Rep. Issa Wants Info On FCC White House Visits

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Rep. Darrell Issa (R-Calif.), head of the House Oversight and Government Reform committee, has told FCC Chairman Julius Genachowski that his responses on the FCC's process for adopting new network neutrality rules were incomplete, ignored many of the congressman's questions, and that the chairman needs to explain numerous White House visits between January 2009 and November 2010, and do so by April 6.

Issa cited numerous meetings between Genachowski, his staffers, and the White House, pointing to 81 visits by Genachaowski and 60 by his chief of staff (Genachowski is a former Harvard law classmate and friend of the President). "The large volume and timing of these meetings gives the appearance that they are more than coincidental," Issa wrote Thursday to Genachowski according to a copy of the letter obtained by B&C.

Issa was responding to Genachowski's Feb. 23 letter explaining to Issa that FCC attorneys were not aware of any violations of ex parte rules concerning conversations FCC officials may or may not have had with the administration about its network neutrality rulemaking.

Genachowski had also told Issa that any conversations before Oct. 22, 2009, would not have been subject to disclosure rules in any event.

But Issa is now looking for explanations on any conversations after that.

 "We worked with both Congress and the executive branch as we carried out Congress's mandate to create a National Broadband Plan that would improve our communication networks and advance public safety, education, health care and energy efficiency," said an FCC spokesperson.

Issa had written twice asking about the issue, first on Nov. 13 and again on Dec. 29, citing reports that "Obama
administration officials had knowledge of and potentially contributed to crafting of these proposed regulations [now approved regulations]."In his earlier letters, Issa also pointed to the fact that on Sept. 21, 2009, both the chairman and the President had separately, and almost simultaneously, announced the plan to propose net neutrality regs. That, he said, would be a violation of ex parte rules, which he said would require that coordination to be publicly disclosed, which it was not. He also called it a "serious breech of the independent proceedings of the FCC."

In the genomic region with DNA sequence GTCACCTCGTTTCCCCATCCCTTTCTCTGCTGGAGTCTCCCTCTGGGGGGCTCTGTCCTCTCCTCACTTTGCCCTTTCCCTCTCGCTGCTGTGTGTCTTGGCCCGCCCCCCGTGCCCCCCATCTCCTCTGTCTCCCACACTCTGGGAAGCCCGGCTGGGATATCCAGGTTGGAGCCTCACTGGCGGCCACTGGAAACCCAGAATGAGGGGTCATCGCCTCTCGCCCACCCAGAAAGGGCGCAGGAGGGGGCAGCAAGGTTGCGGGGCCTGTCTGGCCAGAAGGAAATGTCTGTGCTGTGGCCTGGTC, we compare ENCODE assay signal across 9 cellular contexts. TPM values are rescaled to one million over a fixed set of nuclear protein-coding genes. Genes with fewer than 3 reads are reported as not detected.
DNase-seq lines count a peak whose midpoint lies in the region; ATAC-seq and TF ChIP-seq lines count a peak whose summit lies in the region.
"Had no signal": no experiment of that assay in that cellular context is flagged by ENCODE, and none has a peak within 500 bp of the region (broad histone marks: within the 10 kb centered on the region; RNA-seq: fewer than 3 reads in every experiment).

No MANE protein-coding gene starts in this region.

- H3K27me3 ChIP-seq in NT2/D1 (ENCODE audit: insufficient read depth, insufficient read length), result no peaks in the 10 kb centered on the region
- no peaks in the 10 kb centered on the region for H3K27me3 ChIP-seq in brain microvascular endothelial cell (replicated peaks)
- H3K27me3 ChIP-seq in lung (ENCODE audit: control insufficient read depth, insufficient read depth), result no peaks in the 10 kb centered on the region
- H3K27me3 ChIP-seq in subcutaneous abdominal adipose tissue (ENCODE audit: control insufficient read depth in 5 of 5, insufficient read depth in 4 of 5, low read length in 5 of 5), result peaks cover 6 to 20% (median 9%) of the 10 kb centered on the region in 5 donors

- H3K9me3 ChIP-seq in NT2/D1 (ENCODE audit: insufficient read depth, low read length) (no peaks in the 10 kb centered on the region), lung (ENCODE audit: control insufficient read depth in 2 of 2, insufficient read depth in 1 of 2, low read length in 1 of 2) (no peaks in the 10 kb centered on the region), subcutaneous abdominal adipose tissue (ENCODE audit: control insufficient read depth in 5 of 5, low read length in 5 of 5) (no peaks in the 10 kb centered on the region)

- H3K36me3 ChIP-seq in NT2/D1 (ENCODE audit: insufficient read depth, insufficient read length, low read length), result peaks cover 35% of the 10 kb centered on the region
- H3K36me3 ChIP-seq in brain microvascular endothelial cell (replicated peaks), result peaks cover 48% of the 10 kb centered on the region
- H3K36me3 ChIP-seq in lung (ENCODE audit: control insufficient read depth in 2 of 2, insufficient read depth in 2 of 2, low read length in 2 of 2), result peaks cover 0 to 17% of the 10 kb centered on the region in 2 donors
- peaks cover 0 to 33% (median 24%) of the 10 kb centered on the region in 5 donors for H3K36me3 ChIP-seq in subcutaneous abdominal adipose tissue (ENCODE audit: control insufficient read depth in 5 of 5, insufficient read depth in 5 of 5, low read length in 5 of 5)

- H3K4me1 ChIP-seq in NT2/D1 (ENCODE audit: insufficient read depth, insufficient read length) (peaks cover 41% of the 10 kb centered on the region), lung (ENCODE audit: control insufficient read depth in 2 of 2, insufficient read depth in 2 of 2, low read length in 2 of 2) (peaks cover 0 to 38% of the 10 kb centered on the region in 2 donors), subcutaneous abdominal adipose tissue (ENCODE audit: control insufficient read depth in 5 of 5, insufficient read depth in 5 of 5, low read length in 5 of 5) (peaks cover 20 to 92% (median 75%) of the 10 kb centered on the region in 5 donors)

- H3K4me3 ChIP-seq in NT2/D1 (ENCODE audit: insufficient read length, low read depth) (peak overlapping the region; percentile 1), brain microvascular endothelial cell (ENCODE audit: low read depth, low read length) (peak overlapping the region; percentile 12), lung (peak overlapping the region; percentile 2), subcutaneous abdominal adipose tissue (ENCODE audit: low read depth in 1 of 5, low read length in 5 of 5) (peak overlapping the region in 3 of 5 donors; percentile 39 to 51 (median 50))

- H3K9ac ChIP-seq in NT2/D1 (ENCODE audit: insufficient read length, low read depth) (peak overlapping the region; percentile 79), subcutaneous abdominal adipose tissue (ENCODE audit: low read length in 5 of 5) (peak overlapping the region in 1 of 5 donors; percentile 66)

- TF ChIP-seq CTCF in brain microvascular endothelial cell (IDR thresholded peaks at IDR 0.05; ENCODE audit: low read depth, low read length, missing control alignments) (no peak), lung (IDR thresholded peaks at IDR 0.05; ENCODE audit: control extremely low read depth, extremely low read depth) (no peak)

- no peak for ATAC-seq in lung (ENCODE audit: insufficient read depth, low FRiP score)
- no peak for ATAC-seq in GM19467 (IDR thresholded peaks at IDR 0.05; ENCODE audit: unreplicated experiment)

The chairman countered that the Communications Act allows the chairman to represent the commission in meetings with other government officials and agencies. He also said that the relevant ex parte procedural disclosure rules generally don't apply until the agency releases a notice of proposed rulemaking. "In this instance," he said, "consistent with general agency practice, prior to the release of the Open Internet NPRM on Oct. 22,2009 the open Internet matter was an "exempt proceeding" under the ex parte rules. Thus, for example, no disclosure requirements applied in September 2009."

In Thursday's letter, Issa requested lots more information, including records of all meetings between FCC
staffers/consultants and White House staff or consultants, all documents including e-mails, among them, and all the information requested in previous letters that Issa said has not yet been provided.

"The Committee on Oversight and Government Reform is the principal oversight committee of the House of Representatives and may at 'any time' investigate 'any matter' as set forth in House Rule X," the letter read. "We request that you provide the requested documents and information relevant to these inquiries as soon as possible, but no later than 5 p.m. on April 6."

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